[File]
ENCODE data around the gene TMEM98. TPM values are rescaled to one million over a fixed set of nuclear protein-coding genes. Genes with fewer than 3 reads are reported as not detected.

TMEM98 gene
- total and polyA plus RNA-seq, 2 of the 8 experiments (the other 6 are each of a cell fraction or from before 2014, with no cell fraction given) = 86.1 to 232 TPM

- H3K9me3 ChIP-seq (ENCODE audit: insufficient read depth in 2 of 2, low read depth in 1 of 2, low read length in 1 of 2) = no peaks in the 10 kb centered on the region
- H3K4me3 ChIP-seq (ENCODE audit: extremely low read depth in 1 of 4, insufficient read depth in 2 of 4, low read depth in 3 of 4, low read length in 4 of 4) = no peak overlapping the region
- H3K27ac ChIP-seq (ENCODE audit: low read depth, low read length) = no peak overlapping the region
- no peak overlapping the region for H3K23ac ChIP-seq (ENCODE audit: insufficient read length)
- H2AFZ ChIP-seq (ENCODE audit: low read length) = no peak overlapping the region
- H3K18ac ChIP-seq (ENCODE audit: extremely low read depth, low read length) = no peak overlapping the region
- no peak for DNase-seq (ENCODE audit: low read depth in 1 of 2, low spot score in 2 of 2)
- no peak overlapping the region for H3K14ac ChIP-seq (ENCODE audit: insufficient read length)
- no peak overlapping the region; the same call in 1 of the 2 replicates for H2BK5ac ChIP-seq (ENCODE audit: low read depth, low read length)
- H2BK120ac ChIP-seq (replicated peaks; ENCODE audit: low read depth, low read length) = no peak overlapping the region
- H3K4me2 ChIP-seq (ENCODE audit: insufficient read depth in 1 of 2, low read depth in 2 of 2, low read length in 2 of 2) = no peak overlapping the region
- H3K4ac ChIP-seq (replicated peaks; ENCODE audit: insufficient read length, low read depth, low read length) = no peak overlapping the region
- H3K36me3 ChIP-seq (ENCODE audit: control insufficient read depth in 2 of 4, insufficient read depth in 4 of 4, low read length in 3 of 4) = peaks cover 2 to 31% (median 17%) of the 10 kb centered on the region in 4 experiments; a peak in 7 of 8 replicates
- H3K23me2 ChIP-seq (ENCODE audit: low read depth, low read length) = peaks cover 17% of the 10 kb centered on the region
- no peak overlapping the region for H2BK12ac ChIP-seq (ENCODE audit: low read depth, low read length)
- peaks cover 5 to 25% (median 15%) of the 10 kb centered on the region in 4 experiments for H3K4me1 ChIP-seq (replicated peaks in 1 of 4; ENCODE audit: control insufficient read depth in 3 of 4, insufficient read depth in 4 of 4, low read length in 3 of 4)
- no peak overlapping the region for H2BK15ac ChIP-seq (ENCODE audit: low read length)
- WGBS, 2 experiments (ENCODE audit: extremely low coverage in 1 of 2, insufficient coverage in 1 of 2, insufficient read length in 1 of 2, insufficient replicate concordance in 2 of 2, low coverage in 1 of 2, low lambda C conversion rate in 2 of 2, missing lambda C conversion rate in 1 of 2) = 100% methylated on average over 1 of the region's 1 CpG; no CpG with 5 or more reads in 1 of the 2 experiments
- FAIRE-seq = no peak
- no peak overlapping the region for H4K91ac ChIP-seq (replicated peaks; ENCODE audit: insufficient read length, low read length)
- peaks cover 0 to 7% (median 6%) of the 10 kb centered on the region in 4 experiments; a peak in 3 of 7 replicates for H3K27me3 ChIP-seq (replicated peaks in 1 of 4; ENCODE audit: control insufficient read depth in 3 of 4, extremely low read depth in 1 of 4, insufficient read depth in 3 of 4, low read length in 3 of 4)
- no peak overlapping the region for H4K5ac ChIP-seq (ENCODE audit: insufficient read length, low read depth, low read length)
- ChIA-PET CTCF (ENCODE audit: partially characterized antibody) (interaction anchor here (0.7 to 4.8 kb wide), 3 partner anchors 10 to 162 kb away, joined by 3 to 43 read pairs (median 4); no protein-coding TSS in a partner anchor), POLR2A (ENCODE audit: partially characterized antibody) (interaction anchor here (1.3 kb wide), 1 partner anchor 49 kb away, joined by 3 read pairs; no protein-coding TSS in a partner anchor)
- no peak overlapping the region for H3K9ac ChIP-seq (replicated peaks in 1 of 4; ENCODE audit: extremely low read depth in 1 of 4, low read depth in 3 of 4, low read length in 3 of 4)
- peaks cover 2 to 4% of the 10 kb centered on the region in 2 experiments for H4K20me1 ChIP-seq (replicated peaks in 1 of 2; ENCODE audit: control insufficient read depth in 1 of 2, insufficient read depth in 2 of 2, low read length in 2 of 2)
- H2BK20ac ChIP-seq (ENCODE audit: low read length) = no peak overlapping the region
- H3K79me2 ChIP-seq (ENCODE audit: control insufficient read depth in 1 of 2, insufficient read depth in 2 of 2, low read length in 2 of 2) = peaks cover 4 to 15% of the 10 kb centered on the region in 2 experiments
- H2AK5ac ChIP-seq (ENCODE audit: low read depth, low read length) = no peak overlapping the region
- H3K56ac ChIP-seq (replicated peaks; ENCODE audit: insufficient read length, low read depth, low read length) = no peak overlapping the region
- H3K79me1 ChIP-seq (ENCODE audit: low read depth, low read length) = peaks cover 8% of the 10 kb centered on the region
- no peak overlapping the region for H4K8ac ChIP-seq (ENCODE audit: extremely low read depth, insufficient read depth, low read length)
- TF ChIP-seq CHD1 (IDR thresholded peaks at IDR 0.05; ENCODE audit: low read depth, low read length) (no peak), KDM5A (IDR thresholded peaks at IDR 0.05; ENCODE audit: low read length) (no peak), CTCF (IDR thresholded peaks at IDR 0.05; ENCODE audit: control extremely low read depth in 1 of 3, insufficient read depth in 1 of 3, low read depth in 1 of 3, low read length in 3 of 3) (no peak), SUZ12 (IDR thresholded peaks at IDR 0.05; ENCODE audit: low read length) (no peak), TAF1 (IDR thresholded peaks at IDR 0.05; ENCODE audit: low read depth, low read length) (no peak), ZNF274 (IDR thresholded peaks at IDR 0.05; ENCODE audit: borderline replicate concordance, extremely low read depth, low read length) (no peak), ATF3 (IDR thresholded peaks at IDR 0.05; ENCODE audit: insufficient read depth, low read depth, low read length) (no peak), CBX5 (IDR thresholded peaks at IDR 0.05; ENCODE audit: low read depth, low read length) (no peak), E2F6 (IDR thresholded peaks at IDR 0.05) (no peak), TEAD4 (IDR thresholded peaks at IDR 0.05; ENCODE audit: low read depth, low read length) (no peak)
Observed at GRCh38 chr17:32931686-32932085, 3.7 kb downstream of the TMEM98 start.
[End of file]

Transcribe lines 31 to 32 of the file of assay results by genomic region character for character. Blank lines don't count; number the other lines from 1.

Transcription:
- H2AK5ac ChIP-seq (ENCODE audit: low read depth, low read length) = no peak overlapping the region
- H3K56ac ChIP-seq (replicated peaks; ENCODE audit: insufficient read length, low read depth, low read length) = no peak overlapping the region